csl-20121Register for WNCA’s new course! When considering your New Year’s resolutions, why not consider living more sustainably?

Choices for Sustainable Living is a seven-session discussion course book that provides participants a powerful opportunity to explore sustainability more deeply and learn its unique meaning from individual, societal and global perspectives. The term “sustainability” is used so freely, it’s difficult to understand what it can mean. At its essence, sustainability embodies hope for a healthy, just and bright future for us all. This course gives us the opportunity to come together with like-minded individuals to learn and grow together by sharing our thoughts, ideas, and stories.

Choices for Sustainable Living helps you discover new ways of living and together, make change more possible and powerful. In this course we will explore the meaning of sustainability, consider the ties between lifestyle choices and their impact on Earth and learn about steps that can be taken to move toward ecologically sustainable organizations, lifestyles, and communities. This discussion style course will have weekly readings as well as questions to consider regarding the readings. Each week we will tackle and discuss the thought provoking questions and passages as a group. Authors include Lester Brown, Richard Heinberg, Amory Lovins and others. Choices for Sustainable Living is one of 9 course books offered by the Northwest Earth Institute (NWEI).

  • When: Every Thursday, 6-7:30 p.m. beginning Jan. 23 (introductory class), ending March 13.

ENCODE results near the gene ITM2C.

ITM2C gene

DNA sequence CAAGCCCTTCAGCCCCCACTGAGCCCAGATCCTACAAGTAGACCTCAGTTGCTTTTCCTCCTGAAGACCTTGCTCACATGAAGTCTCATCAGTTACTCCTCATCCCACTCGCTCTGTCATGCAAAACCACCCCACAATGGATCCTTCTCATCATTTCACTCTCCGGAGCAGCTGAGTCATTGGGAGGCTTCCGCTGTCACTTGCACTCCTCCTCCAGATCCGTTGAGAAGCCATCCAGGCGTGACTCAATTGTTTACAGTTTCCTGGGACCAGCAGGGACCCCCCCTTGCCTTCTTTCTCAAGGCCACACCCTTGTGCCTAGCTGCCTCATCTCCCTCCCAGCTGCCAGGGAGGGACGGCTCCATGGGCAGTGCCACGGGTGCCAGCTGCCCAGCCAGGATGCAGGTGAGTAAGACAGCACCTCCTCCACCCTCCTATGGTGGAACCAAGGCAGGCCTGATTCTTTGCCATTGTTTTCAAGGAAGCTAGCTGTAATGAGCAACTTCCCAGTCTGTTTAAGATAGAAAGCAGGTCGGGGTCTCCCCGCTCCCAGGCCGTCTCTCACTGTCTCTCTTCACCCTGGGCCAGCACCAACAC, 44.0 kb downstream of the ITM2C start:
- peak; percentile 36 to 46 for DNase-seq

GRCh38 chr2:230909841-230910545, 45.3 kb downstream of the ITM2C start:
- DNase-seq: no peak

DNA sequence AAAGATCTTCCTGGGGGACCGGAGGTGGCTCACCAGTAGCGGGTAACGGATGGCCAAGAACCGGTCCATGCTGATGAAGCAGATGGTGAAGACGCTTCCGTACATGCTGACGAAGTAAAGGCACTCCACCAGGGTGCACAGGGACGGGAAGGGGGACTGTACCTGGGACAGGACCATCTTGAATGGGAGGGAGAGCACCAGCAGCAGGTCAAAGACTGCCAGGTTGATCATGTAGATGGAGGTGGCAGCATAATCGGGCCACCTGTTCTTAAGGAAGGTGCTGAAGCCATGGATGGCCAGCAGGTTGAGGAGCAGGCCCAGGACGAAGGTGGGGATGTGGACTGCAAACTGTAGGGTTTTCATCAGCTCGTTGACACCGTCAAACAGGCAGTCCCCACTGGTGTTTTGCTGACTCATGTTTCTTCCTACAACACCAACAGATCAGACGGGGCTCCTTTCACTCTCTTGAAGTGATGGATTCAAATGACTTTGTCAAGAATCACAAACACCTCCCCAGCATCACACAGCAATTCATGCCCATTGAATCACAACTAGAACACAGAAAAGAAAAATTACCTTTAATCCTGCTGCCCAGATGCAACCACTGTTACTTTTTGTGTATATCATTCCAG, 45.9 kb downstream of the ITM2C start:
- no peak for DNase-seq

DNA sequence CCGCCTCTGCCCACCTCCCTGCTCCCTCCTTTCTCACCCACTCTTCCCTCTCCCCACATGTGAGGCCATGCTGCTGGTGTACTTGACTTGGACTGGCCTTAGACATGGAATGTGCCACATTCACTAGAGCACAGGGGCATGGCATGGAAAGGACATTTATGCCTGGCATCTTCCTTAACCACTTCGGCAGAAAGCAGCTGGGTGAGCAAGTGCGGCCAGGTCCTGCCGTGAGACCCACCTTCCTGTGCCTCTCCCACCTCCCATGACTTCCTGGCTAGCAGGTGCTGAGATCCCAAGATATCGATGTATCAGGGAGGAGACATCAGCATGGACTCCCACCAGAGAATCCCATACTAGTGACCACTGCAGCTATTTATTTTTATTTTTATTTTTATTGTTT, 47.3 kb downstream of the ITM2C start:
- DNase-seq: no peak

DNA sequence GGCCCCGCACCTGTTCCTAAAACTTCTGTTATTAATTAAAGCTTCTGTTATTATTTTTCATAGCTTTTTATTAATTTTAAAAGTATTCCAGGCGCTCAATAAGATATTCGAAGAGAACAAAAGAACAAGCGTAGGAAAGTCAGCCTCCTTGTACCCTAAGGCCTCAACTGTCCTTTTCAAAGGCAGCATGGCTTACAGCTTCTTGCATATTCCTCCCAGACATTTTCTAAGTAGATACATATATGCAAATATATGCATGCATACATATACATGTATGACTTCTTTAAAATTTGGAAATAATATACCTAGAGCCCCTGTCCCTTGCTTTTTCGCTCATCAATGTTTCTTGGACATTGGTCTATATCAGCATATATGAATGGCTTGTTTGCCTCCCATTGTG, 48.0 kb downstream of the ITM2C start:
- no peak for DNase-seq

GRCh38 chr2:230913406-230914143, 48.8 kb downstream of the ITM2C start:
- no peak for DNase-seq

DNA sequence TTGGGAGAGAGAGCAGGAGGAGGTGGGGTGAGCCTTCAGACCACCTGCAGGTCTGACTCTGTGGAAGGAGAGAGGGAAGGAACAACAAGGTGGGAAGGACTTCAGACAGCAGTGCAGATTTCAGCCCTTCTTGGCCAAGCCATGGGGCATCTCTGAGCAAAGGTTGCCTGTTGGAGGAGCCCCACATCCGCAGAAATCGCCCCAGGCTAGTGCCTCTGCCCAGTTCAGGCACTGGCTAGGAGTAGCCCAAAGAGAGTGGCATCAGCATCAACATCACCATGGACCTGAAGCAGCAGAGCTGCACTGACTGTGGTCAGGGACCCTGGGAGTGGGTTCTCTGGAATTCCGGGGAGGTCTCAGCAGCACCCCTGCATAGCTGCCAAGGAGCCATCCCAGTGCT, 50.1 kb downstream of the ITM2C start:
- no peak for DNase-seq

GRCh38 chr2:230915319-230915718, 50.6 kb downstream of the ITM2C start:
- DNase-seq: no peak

• Where: Battery Park Book Exchange & Champagne Bar, Asheville
  • Cost: $45 for WNCA members; $60 for non-members (includes 1 year WNCA membership!).
  • Registration Deadline: Friday, Jan. 17th *pre-registration is required*

To register:


Please submit the registration form near the bottom of the page by Jan. 17. If you have any questions please call course leader, Isabelle Rios, at 828-258-8737 ext. 201 or email Isabelle@WNCA.org.

See below or click here for the course flier and description including detailed information on weekly course content!

Course Outline:

Jan. 23: Introductions and “A Call to Sustainability”

Course books will be handed out and discussion leaders will be assigned for each class.

In this session, participants consider ways of grasping the meaning and vision of sustainability, our roles in creating a sustainable world, and the tools that can help us in this endeavor.


Feb. 6: “Ecological Principles”

Ecological principles are a core component of sustainability. In this session, participants explore some of the interconnected crises we currently face and how ecological principles can be used to address them.

Feb. 13:  “Food”

Eating is an essential natural process for all living organisms, yet many of us have limited awareness of how our eating habits impact the natural world. How can we lessen our impact on the Earth through choices about the way we eat?

Feb. 20: “Community”

In their local communities, individuals can often see the power of their collective actions more clearly. How can we build supportive, interdependent relationships that help move communities to a more sustainable way of living?

Feb. 27: “Transportation”

Greenhouse gas emissions, congested roads, noise, polluted runoff and rising gas prices point to the unsustainability of our current transportation system. This session looks at the problems of our current transportation systems and how communities can diversify their transportation options.

Mar. 6: “Consumption and Economy”

For decades, increasing material consumption has been heralded as the key to economic progress and an indication of “the good life.” Is a growing economy equivalent to a healthy economy? What are other ways of measuring success, and how can we live more simply — and more richly — on Earth?

Mar. 13: “Visions of Sustainability”

In this session, participants examine the underlying assumptions and beliefs that have created our current systems. How can we make positive and lasting change in our own lives and communities?